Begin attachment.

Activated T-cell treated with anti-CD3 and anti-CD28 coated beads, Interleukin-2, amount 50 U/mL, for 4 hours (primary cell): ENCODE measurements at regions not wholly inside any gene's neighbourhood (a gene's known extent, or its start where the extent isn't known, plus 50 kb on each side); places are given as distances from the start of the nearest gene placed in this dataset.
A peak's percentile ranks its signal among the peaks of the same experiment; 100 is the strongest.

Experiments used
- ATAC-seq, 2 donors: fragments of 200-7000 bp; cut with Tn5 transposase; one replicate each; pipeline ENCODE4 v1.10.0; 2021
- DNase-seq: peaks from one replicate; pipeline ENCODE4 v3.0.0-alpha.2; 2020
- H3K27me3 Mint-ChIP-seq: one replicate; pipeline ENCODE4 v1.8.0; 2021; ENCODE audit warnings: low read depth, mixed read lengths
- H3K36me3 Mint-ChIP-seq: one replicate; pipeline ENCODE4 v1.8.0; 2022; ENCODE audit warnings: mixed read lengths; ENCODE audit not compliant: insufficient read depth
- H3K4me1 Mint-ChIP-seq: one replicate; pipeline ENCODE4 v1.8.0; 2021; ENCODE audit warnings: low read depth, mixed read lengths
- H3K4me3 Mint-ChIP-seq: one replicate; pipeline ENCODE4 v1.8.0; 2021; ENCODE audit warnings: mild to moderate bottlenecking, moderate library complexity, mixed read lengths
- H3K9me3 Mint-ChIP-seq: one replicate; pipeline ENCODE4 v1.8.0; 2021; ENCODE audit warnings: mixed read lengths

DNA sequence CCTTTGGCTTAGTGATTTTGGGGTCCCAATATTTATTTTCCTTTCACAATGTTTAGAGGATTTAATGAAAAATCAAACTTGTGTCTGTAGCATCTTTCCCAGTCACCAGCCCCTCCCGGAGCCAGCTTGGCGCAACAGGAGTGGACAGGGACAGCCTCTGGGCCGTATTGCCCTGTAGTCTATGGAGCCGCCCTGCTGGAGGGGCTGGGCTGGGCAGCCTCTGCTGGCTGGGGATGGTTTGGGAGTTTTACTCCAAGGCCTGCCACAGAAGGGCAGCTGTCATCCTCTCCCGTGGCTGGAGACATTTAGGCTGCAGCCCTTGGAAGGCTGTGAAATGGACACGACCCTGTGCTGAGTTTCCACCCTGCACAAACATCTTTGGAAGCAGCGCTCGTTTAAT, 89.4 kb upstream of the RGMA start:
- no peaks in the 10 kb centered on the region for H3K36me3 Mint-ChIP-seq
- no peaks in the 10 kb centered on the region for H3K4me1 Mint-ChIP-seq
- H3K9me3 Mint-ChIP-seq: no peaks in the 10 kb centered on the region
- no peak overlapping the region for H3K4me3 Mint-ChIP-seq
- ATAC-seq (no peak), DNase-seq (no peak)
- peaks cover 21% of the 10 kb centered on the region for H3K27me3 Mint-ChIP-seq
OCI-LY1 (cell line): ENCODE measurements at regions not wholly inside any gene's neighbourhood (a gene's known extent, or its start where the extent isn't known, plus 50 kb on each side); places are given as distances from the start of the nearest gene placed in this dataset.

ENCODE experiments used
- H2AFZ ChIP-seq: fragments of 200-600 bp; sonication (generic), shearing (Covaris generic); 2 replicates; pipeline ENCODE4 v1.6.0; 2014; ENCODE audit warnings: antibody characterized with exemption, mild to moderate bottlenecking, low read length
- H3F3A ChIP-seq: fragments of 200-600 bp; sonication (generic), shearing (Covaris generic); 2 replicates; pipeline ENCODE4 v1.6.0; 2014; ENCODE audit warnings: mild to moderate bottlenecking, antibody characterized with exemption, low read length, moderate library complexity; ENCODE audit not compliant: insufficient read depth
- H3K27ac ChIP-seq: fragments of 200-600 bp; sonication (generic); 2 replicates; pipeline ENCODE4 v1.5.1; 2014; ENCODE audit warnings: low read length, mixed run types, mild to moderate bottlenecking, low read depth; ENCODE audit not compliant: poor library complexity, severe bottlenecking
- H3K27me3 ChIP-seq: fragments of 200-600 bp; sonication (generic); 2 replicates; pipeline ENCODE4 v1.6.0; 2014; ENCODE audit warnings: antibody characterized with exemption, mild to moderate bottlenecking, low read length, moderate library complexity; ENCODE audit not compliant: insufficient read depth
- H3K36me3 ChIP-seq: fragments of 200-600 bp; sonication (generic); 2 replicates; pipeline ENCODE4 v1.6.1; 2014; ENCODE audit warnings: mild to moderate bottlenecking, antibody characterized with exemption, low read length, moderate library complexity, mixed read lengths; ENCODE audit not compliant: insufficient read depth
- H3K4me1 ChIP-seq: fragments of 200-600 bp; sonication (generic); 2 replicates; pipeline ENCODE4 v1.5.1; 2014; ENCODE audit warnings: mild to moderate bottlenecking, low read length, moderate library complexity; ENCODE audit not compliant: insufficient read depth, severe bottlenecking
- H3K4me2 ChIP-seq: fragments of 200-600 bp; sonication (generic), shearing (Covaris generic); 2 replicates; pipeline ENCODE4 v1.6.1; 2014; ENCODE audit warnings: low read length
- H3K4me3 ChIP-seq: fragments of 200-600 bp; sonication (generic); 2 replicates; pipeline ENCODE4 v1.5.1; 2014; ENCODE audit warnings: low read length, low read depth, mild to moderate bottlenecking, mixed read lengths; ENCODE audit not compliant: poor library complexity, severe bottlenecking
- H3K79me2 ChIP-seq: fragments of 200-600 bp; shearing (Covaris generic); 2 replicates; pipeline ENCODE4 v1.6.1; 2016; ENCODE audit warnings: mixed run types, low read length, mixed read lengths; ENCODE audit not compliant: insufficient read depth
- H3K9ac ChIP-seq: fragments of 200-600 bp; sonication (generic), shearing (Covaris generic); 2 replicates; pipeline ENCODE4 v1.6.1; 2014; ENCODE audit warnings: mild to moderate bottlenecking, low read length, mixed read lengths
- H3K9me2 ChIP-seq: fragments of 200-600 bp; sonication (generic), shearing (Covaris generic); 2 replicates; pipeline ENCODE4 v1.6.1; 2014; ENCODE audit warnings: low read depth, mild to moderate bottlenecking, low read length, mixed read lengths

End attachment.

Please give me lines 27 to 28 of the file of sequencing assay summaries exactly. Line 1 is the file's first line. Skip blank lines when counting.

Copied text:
- H3K4me3 ChIP-seq: fragments of 200-600 bp; sonication (generic); 2 replicates; pipeline ENCODE4 v1.5.1; 2014; ENCODE audit warnings: low read length, low read depth, mild to moderate bottlenecking, mixed read lengths; ENCODE audit not compliant: poor library complexity, severe bottlenecking
- H3K79me2 ChIP-seq: fragments of 200-600 bp; shearing (Covaris generic); 2 replicates; pipeline ENCODE4 v1.6.1; 2016; ENCODE audit warnings: mixed run types, low read length, mixed read lengths; ENCODE audit not compliant: insufficient read depth